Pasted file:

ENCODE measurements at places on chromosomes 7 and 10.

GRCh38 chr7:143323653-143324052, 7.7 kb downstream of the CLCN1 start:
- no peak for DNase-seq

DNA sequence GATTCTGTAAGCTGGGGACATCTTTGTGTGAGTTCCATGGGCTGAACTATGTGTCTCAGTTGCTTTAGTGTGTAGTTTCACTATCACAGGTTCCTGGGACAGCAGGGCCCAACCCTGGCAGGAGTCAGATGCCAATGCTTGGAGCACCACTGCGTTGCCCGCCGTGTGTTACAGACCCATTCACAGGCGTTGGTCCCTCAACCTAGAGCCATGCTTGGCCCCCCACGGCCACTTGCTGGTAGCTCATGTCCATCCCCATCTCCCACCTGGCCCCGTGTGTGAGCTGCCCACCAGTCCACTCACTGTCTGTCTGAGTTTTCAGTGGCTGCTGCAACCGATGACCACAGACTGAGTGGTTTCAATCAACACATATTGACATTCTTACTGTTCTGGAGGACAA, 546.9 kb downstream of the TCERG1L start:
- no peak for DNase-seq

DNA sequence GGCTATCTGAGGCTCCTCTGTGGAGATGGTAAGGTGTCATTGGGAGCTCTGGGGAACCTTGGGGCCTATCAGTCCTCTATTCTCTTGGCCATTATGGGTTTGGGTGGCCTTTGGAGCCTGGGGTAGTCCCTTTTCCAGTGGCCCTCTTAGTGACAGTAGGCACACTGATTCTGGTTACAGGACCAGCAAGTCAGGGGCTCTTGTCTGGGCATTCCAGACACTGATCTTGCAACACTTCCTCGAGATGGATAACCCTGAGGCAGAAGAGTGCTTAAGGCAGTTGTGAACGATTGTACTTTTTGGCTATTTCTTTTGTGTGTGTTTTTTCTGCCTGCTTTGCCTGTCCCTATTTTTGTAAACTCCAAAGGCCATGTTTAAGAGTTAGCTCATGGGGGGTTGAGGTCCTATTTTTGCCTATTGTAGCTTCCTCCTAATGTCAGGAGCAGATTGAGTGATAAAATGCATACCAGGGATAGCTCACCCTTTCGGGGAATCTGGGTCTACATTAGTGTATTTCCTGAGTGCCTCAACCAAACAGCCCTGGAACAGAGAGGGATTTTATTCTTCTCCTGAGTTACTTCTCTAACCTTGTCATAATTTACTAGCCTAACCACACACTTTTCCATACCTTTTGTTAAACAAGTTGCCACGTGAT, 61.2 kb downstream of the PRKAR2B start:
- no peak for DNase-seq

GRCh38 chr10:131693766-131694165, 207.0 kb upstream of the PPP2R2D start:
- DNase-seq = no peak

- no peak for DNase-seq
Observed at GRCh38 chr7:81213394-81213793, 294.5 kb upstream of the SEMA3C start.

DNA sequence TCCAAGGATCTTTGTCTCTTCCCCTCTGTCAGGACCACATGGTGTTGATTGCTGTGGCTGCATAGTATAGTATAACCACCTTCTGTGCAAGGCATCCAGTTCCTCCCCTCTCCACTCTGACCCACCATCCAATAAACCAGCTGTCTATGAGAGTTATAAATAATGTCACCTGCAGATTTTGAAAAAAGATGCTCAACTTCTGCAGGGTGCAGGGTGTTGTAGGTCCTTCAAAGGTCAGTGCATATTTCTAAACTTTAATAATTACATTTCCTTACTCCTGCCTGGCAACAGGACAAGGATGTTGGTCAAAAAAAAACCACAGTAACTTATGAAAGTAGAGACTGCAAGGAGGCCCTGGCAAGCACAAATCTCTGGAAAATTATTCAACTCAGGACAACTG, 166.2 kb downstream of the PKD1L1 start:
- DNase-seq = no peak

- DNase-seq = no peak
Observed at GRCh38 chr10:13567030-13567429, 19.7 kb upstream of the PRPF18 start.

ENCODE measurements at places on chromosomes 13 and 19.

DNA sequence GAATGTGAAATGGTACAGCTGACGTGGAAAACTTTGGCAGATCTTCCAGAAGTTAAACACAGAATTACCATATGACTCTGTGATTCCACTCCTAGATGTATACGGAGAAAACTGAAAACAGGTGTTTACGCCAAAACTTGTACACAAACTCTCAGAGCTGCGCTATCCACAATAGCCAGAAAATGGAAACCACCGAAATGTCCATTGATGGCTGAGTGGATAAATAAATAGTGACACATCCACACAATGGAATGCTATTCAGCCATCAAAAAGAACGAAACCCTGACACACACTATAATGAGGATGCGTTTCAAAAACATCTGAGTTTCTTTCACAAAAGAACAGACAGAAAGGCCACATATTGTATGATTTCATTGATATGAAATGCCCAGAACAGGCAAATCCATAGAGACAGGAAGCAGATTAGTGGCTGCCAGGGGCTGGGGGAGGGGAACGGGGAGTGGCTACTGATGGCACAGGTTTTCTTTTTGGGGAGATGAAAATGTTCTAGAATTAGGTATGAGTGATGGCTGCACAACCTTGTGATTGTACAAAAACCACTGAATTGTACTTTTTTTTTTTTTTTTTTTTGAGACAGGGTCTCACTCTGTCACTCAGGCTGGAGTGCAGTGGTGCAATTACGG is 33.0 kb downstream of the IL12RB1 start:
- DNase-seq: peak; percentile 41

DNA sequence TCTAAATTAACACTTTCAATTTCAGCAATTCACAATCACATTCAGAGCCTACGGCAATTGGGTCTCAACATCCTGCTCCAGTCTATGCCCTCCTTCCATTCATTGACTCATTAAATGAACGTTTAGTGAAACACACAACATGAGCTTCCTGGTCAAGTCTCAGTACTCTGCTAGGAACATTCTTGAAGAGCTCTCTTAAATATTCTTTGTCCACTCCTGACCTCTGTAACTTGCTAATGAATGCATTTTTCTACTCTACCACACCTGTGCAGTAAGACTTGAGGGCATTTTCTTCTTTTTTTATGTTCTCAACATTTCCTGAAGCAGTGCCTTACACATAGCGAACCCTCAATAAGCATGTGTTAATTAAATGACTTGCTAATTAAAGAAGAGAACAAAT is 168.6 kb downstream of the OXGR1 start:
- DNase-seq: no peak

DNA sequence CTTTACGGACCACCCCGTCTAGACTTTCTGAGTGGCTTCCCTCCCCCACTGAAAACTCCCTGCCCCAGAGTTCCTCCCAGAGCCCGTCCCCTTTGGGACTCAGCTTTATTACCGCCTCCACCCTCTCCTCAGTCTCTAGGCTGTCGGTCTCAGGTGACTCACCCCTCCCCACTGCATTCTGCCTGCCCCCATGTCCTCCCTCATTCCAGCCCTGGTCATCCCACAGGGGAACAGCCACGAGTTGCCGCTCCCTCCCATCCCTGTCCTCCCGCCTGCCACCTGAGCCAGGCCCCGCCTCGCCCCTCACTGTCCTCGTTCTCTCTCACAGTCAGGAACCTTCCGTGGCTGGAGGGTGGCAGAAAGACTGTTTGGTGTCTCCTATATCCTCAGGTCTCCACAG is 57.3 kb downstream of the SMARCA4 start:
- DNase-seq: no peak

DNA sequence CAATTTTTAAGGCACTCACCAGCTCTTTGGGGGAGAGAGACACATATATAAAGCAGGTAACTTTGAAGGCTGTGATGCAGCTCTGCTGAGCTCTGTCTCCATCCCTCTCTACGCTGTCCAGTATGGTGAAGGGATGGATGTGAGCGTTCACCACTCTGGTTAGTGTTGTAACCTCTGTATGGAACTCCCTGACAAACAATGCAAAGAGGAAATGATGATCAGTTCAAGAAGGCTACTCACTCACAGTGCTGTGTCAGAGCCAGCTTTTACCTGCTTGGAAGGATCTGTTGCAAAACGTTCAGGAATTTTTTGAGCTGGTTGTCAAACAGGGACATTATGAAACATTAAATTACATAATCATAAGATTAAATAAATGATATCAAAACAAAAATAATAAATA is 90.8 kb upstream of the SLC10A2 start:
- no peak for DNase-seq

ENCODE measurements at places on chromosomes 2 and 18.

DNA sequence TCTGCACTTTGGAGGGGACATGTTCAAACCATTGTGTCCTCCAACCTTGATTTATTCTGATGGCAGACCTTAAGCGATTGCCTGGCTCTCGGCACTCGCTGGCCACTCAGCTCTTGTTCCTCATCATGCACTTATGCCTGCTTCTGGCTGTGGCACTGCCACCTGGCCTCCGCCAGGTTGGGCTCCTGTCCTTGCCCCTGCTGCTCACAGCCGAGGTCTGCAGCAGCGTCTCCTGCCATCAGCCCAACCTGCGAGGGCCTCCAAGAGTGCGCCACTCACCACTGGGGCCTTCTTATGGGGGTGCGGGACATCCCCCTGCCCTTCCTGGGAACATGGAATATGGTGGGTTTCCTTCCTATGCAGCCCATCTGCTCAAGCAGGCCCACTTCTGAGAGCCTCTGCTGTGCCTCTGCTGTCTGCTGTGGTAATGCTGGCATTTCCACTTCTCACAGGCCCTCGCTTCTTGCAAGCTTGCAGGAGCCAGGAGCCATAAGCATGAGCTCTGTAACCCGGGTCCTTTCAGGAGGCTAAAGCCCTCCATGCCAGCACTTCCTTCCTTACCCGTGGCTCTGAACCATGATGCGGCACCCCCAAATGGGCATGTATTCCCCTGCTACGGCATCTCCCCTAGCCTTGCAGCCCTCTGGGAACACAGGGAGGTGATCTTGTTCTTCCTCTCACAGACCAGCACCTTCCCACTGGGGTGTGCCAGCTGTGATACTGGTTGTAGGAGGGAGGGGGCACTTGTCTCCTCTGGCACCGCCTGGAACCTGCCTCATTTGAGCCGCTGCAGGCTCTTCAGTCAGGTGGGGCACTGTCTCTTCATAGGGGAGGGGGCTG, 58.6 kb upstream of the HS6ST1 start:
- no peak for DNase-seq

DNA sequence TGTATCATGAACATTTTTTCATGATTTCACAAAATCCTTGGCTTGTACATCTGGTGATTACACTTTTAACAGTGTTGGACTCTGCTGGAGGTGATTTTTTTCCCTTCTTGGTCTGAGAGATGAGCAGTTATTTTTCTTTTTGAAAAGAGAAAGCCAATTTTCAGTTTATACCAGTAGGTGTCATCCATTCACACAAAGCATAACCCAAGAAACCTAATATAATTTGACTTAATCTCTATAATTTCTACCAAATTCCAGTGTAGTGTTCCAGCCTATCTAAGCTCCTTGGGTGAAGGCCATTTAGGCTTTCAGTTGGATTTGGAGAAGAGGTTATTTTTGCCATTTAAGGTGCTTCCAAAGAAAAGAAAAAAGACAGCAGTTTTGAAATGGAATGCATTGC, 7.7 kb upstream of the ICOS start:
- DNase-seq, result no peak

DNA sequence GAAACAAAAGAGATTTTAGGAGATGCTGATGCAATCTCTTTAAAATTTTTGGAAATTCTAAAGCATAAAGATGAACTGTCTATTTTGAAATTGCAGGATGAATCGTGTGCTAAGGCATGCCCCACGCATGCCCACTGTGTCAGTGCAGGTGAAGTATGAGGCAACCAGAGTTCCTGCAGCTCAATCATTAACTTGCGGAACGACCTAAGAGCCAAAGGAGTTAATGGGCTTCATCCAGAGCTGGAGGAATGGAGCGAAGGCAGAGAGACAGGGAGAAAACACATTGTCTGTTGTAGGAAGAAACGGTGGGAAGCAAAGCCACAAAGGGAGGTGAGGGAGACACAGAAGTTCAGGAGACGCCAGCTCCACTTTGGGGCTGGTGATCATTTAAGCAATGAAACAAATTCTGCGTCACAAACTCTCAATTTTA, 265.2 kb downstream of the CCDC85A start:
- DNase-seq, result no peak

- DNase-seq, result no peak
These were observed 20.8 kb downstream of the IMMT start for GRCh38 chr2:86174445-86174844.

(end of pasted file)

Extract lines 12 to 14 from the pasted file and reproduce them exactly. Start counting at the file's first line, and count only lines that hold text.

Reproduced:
DNA sequence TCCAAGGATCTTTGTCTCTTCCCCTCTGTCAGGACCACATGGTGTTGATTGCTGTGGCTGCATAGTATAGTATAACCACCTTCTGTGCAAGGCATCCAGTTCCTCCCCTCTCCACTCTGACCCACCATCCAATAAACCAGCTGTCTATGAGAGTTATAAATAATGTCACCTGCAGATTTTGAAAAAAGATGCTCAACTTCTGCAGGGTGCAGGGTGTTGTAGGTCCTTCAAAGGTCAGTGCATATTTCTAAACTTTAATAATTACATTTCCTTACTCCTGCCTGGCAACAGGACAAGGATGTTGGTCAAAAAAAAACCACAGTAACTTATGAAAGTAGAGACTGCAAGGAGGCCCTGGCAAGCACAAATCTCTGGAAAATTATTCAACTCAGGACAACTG, 166.2 kb downstream of the PKD1L1 start:
- DNase-seq = no peak

- DNase-seq = no peak